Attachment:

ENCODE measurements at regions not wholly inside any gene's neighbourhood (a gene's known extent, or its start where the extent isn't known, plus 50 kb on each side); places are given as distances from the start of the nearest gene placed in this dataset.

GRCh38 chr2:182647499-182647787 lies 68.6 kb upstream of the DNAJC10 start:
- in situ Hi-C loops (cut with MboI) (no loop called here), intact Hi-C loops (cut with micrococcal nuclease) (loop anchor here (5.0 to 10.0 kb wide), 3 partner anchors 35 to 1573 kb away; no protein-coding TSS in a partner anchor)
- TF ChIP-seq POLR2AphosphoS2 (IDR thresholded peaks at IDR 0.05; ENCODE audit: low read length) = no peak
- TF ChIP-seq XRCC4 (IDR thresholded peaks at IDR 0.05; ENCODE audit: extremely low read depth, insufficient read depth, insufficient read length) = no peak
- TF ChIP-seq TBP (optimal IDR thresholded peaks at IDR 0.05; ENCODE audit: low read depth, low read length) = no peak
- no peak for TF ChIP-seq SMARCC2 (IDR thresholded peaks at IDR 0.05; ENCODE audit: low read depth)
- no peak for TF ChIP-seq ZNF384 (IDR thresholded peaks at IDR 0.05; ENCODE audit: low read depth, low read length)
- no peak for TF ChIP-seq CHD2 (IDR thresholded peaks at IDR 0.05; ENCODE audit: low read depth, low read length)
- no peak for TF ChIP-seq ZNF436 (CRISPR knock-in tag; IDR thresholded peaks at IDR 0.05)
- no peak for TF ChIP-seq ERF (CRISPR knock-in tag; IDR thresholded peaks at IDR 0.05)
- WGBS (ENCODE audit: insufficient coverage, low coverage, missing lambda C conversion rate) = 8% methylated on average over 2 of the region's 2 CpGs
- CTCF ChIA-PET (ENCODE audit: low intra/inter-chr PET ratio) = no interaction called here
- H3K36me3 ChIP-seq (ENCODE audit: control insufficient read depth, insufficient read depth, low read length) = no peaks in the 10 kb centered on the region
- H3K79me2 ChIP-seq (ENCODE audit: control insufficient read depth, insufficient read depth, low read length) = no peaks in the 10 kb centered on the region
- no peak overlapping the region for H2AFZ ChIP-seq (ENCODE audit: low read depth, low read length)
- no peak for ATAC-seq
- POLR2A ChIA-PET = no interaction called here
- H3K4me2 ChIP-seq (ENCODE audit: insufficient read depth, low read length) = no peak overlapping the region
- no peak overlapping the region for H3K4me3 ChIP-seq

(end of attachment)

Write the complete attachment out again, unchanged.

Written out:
ENCODE measurements at regions not wholly inside any gene's neighbourhood (a gene's known extent, or its start where the extent isn't known, plus 50 kb on each side); places are given as distances from the start of the nearest gene placed in this dataset.

GRCh38 chr2:182647499-182647787 lies 68.6 kb upstream of the DNAJC10 start:
- in situ Hi-C loops (cut with MboI) (no loop called here), intact Hi-C loops (cut with micrococcal nuclease) (loop anchor here (5.0 to 10.0 kb wide), 3 partner anchors 35 to 1573 kb away; no protein-coding TSS in a partner anchor)
- TF ChIP-seq POLR2AphosphoS2 (IDR thresholded peaks at IDR 0.05; ENCODE audit: low read length) = no peak
- TF ChIP-seq XRCC4 (IDR thresholded peaks at IDR 0.05; ENCODE audit: extremely low read depth, insufficient read depth, insufficient read length) = no peak
- TF ChIP-seq TBP (optimal IDR thresholded peaks at IDR 0.05; ENCODE audit: low read depth, low read length) = no peak
- no peak for TF ChIP-seq SMARCC2 (IDR thresholded peaks at IDR 0.05; ENCODE audit: low read depth)
- no peak for TF ChIP-seq ZNF384 (IDR thresholded peaks at IDR 0.05; ENCODE audit: low read depth, low read length)
- no peak for TF ChIP-seq CHD2 (IDR thresholded peaks at IDR 0.05; ENCODE audit: low read depth, low read length)
- no peak for TF ChIP-seq ZNF436 (CRISPR knock-in tag; IDR thresholded peaks at IDR 0.05)
- no peak for TF ChIP-seq ERF (CRISPR knock-in tag; IDR thresholded peaks at IDR 0.05)
- WGBS (ENCODE audit: insufficient coverage, low coverage, missing lambda C conversion rate) = 8% methylated on average over 2 of the region's 2 CpGs
- CTCF ChIA-PET (ENCODE audit: low intra/inter-chr PET ratio) = no interaction called here
- H3K36me3 ChIP-seq (ENCODE audit: control insufficient read depth, insufficient read depth, low read length) = no peaks in the 10 kb centered on the region
- H3K79me2 ChIP-seq (ENCODE audit: control insufficient read depth, insufficient read depth, low read length) = no peaks in the 10 kb centered on the region
- no peak overlapping the region for H2AFZ ChIP-seq (ENCODE audit: low read depth, low read length)
- no peak for ATAC-seq
- POLR2A ChIA-PET = no interaction called here
- H3K4me2 ChIP-seq (ENCODE audit: insufficient read depth, low read length) = no peak overlapping the region
- no peak overlapping the region for H3K4me3 ChIP-seq